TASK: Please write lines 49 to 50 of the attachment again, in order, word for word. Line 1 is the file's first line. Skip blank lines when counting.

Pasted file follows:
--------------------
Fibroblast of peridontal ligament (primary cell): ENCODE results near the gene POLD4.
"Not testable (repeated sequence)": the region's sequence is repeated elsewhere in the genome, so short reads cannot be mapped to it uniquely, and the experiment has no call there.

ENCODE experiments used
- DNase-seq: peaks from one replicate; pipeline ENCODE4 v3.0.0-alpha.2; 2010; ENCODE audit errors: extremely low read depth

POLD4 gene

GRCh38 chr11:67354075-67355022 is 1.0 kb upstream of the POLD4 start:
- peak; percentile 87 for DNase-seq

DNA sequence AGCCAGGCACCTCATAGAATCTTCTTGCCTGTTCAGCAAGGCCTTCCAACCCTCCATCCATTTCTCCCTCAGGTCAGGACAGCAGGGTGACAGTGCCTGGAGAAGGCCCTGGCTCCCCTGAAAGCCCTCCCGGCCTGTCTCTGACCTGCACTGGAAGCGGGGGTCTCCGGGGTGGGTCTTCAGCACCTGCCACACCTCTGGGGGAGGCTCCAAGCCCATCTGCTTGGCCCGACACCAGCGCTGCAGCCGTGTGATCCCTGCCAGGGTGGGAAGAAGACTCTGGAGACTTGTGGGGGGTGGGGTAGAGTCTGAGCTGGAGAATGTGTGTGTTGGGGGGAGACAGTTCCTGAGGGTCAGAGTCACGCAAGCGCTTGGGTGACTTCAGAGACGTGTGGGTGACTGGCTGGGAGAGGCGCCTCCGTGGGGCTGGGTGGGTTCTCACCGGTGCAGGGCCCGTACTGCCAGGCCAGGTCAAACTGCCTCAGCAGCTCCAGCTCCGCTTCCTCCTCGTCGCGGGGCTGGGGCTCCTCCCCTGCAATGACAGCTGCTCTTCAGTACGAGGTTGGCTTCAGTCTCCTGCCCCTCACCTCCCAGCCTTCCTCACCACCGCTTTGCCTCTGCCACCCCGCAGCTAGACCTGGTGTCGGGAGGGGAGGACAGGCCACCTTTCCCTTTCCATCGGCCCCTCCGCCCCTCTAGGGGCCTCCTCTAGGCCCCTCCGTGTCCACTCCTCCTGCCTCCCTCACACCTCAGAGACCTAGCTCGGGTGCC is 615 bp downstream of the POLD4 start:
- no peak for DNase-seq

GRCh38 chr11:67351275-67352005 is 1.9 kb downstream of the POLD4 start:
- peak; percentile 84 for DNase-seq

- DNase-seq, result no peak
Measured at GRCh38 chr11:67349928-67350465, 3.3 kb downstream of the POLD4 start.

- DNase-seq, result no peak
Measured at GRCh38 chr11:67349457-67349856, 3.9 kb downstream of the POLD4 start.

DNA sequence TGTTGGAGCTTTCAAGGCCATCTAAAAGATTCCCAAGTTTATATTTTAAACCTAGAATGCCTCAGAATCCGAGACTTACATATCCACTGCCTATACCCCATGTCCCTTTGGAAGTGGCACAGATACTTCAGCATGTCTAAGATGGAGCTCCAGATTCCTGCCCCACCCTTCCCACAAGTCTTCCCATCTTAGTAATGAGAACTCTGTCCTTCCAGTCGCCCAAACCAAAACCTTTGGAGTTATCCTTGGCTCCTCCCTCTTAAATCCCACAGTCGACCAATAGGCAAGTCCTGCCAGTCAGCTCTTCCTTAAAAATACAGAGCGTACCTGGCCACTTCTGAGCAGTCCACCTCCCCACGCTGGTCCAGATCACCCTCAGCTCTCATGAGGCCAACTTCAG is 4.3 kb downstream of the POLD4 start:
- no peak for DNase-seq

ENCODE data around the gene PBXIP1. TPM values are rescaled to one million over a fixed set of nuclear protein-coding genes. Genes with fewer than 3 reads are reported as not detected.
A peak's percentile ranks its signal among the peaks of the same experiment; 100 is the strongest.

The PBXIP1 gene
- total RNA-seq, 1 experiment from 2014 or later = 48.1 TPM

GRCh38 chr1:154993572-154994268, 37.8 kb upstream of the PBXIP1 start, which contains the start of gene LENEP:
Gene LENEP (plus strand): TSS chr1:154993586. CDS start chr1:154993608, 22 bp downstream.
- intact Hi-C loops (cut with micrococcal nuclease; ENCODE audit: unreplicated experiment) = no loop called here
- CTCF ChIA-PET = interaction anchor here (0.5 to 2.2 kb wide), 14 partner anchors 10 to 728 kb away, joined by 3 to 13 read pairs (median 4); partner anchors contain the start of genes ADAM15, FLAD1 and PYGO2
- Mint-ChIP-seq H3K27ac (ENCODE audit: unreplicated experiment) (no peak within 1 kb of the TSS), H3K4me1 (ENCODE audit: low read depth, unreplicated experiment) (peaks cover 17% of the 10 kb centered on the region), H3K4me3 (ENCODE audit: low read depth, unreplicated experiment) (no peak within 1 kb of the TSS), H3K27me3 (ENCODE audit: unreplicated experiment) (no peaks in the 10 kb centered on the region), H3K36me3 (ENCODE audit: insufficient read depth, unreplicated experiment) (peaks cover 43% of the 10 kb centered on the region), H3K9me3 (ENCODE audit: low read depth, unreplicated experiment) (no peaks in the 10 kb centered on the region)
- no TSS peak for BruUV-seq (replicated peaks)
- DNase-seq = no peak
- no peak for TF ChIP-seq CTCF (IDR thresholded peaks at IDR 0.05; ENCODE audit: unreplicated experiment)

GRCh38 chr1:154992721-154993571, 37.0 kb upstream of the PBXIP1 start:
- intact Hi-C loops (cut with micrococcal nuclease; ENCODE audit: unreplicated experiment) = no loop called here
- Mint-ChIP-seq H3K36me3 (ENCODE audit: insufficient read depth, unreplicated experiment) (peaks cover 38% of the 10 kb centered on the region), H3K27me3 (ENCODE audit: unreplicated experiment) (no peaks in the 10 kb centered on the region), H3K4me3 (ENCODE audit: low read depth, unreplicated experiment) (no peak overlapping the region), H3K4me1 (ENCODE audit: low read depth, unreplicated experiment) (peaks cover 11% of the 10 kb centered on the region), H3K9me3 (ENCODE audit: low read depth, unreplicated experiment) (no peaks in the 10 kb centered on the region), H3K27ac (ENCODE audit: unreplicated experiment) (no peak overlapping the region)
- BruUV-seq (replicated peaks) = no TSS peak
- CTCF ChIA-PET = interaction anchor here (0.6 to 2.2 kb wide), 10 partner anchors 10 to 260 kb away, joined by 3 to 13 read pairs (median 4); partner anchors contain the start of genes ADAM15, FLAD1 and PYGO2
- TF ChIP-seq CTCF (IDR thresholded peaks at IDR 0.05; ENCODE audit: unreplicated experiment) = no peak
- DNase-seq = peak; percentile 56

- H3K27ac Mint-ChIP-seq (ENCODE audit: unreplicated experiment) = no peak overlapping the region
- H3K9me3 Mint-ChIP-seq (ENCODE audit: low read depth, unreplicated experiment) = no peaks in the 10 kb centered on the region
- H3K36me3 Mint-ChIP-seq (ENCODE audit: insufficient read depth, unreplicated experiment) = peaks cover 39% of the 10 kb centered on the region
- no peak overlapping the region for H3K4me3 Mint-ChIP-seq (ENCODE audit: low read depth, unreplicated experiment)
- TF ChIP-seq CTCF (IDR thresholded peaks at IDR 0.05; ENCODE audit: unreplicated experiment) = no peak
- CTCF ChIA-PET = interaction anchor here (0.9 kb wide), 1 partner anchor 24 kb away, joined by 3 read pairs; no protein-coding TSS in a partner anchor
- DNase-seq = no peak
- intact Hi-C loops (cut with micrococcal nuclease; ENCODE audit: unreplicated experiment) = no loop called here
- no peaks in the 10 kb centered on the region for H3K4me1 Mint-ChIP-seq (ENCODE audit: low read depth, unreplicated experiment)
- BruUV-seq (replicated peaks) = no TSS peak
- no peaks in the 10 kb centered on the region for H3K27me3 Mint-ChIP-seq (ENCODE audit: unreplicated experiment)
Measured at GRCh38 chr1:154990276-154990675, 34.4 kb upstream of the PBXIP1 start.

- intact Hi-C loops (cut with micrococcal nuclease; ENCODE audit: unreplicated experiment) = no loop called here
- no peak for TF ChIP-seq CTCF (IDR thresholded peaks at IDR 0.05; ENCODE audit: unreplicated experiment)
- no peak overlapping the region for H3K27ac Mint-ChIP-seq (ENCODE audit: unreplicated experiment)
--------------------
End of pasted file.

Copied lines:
- intact Hi-C loops (cut with micrococcal nuclease; ENCODE audit: unreplicated experiment) = no loop called here
- no peak for TF ChIP-seq CTCF (IDR thresholded peaks at IDR 0.05; ENCODE audit: unreplicated experiment)